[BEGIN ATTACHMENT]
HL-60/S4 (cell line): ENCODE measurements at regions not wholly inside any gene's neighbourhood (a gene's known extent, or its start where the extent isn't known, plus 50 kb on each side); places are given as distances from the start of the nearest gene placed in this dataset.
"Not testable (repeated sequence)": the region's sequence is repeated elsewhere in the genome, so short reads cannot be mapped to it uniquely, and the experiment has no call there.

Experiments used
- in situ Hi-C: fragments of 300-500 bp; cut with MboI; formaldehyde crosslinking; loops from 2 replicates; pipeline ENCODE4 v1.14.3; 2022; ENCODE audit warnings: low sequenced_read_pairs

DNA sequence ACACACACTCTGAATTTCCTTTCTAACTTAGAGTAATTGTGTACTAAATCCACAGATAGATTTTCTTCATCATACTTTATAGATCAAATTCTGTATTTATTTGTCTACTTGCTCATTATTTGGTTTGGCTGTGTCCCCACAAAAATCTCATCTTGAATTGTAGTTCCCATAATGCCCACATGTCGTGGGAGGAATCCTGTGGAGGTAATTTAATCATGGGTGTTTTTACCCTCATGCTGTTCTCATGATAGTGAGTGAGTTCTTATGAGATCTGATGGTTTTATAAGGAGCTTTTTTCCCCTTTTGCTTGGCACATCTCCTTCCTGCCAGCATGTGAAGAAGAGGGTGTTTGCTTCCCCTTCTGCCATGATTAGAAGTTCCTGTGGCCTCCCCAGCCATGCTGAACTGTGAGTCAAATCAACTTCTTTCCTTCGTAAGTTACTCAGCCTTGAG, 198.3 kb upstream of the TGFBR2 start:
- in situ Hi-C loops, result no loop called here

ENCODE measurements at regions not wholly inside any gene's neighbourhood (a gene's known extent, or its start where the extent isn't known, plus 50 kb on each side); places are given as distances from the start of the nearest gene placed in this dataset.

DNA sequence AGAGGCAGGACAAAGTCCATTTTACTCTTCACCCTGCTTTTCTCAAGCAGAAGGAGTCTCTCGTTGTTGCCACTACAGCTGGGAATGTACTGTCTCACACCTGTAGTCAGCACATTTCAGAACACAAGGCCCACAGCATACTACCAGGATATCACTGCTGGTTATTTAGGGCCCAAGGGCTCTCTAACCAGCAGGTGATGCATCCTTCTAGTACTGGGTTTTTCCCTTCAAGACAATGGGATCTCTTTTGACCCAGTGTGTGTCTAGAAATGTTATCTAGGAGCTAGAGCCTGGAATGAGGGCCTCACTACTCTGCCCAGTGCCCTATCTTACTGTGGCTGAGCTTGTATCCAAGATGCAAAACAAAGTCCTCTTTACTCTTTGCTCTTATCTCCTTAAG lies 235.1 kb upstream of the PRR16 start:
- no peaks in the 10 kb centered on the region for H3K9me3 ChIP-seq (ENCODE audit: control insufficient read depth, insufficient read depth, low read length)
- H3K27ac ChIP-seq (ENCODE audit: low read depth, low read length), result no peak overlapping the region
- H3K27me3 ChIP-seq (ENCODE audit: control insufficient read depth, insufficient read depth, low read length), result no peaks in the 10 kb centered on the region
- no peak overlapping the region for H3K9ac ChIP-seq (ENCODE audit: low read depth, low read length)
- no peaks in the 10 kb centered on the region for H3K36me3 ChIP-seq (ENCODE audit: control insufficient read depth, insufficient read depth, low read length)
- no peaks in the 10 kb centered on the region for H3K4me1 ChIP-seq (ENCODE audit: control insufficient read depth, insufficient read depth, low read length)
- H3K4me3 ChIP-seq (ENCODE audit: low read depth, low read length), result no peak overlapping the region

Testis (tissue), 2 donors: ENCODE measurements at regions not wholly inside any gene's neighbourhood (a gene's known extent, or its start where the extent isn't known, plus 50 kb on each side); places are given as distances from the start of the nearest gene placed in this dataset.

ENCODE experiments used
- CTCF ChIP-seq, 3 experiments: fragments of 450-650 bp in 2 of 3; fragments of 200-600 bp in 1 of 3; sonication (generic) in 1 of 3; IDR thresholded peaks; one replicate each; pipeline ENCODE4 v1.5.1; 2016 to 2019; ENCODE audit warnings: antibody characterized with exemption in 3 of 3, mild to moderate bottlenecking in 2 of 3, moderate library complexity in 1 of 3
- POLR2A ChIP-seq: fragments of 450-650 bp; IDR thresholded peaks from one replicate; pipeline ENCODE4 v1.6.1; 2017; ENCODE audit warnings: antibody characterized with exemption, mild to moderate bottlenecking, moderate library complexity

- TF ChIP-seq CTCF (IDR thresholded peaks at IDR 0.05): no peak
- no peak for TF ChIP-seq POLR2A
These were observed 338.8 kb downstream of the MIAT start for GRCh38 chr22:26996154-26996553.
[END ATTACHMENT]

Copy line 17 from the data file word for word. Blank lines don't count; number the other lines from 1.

ENCODE experiments used